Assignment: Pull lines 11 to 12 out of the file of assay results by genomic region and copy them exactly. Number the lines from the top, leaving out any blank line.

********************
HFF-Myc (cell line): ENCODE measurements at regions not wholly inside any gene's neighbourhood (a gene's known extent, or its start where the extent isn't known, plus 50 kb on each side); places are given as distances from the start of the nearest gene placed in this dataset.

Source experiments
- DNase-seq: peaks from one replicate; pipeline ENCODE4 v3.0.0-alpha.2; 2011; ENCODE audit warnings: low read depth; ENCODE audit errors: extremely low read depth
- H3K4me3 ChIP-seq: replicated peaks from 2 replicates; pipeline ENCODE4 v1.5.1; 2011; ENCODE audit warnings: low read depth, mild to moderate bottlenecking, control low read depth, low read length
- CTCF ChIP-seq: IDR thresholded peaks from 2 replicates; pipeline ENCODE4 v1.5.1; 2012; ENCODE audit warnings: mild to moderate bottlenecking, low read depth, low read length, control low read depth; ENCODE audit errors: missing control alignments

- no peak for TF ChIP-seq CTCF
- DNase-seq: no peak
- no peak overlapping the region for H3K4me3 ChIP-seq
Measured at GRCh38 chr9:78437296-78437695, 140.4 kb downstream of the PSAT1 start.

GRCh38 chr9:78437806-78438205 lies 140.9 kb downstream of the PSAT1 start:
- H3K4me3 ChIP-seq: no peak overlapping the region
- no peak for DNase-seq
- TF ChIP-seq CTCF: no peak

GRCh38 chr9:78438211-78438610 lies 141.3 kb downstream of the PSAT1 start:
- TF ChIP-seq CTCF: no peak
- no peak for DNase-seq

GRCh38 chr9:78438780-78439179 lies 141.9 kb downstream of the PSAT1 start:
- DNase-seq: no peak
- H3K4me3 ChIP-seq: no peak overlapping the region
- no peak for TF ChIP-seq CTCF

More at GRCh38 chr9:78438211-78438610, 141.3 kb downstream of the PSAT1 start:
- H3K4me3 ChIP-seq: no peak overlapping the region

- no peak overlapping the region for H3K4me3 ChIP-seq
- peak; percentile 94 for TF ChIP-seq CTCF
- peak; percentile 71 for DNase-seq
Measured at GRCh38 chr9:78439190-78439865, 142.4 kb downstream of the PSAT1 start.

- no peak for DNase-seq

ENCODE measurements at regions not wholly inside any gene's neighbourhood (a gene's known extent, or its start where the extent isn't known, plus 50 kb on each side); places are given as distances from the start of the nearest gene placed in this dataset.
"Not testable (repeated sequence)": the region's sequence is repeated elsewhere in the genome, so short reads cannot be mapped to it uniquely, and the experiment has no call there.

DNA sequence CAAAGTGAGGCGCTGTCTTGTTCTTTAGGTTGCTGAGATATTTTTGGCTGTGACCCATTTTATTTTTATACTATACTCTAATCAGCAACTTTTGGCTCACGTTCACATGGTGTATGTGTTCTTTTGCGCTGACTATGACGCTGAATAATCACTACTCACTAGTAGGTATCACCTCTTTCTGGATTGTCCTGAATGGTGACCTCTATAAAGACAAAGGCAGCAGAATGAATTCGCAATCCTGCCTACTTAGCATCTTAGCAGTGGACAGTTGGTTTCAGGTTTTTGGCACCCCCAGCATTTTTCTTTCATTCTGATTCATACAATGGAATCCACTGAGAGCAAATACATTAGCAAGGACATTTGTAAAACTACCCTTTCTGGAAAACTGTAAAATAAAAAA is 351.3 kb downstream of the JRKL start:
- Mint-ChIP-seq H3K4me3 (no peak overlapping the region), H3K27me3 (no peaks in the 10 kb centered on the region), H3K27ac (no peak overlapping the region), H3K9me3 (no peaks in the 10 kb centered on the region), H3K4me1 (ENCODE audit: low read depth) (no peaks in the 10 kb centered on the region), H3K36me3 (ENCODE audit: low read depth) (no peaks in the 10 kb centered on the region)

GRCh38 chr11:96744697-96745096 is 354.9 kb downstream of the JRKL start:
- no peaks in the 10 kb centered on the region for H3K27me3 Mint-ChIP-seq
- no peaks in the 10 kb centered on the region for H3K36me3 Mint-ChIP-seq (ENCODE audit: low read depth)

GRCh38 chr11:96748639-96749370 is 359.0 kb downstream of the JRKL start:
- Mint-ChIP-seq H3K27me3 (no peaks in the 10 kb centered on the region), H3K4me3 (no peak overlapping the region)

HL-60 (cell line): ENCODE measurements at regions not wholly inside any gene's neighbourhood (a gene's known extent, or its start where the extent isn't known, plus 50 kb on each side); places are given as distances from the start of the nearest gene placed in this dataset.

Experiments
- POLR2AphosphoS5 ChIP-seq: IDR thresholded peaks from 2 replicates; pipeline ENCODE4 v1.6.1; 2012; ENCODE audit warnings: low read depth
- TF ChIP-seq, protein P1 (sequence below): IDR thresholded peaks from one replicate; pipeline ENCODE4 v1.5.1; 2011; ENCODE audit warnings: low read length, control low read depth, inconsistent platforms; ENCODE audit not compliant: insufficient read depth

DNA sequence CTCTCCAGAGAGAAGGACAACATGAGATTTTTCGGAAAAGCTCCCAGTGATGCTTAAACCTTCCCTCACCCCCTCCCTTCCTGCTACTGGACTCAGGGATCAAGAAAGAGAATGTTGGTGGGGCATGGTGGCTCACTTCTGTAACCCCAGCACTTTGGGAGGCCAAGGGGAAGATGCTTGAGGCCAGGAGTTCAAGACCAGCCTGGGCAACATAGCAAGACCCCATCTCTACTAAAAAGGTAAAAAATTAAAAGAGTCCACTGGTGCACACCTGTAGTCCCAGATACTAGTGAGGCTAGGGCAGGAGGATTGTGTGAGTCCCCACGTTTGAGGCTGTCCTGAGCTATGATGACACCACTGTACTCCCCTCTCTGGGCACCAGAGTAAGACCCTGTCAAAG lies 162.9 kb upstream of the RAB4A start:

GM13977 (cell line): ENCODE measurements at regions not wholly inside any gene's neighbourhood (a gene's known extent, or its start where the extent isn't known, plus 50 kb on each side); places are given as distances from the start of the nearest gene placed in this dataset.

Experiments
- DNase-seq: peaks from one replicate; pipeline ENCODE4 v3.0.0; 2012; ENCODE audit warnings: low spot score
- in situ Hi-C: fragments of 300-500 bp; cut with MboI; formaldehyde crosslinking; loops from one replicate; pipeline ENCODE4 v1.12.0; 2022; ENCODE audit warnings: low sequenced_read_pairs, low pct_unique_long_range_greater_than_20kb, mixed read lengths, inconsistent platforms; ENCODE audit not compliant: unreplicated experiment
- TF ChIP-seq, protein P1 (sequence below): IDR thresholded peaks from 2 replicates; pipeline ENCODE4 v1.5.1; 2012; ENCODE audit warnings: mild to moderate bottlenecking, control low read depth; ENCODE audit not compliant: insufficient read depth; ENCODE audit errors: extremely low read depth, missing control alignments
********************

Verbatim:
- H3K4me3 ChIP-seq: no peak overlapping the region
- no peak for DNase-seq